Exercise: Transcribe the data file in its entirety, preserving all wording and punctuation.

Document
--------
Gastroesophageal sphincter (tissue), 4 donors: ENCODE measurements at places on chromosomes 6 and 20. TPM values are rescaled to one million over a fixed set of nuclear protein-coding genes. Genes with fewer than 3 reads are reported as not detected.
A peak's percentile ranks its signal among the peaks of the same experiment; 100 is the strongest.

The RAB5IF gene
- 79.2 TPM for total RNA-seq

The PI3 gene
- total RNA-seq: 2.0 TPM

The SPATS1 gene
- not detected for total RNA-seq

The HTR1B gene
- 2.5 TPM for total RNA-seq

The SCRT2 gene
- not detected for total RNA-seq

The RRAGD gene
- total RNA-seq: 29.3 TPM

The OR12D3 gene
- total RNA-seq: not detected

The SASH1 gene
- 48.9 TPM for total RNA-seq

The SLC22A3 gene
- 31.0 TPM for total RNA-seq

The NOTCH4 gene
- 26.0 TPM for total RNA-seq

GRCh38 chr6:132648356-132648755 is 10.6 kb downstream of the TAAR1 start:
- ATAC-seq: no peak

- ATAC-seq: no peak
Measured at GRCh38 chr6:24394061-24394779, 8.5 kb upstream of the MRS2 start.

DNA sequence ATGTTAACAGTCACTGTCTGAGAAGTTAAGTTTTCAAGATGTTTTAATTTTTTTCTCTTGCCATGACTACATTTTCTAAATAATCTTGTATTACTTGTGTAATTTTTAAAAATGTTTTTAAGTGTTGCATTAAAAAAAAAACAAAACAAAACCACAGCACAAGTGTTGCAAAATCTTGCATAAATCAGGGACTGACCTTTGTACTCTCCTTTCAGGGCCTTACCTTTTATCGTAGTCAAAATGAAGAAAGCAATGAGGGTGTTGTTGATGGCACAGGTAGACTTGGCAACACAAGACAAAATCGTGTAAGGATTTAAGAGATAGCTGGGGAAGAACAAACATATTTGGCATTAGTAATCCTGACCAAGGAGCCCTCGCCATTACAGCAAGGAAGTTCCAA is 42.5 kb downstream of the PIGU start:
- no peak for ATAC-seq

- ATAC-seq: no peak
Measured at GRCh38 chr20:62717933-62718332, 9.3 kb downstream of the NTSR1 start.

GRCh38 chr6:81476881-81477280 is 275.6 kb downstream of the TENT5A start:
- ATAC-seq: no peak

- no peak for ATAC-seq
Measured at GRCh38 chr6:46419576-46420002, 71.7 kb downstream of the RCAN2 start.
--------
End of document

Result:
Gastroesophageal sphincter (tissue), 4 donors: ENCODE measurements at places on chromosomes 6 and 20. TPM values are rescaled to one million over a fixed set of nuclear protein-coding genes. Genes with fewer than 3 reads are reported as not detected.
A peak's percentile ranks its signal among the peaks of the same experiment; 100 is the strongest.

The RAB5IF gene
- 79.2 TPM for total RNA-seq

The PI3 gene
- total RNA-seq: 2.0 TPM

The SPATS1 gene
- not detected for total RNA-seq

The HTR1B gene
- 2.5 TPM for total RNA-seq

The SCRT2 gene
- not detected for total RNA-seq

The RRAGD gene
- total RNA-seq: 29.3 TPM

The OR12D3 gene
- total RNA-seq: not detected

The SASH1 gene
- 48.9 TPM for total RNA-seq

The SLC22A3 gene
- 31.0 TPM for total RNA-seq

The NOTCH4 gene
- 26.0 TPM for total RNA-seq

GRCh38 chr6:132648356-132648755 is 10.6 kb downstream of the TAAR1 start:
- ATAC-seq: no peak

- ATAC-seq: no peak
Measured at GRCh38 chr6:24394061-24394779, 8.5 kb upstream of the MRS2 start.

DNA sequence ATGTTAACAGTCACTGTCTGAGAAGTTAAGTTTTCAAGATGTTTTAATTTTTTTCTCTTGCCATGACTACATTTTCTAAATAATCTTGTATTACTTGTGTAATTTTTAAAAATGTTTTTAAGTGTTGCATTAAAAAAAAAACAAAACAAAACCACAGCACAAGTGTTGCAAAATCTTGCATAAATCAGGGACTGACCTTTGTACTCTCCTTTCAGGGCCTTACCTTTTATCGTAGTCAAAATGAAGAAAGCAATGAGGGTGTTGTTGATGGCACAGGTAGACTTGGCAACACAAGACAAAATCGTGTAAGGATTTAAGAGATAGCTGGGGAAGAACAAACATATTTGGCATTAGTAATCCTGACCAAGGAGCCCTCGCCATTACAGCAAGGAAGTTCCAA is 42.5 kb downstream of the PIGU start:
- no peak for ATAC-seq

- ATAC-seq: no peak
Measured at GRCh38 chr20:62717933-62718332, 9.3 kb downstream of the NTSR1 start.

GRCh38 chr6:81476881-81477280 is 275.6 kb downstream of the TENT5A start:
- ATAC-seq: no peak

- no peak for ATAC-seq
Measured at GRCh38 chr6:46419576-46420002, 71.7 kb downstream of the RCAN2 start.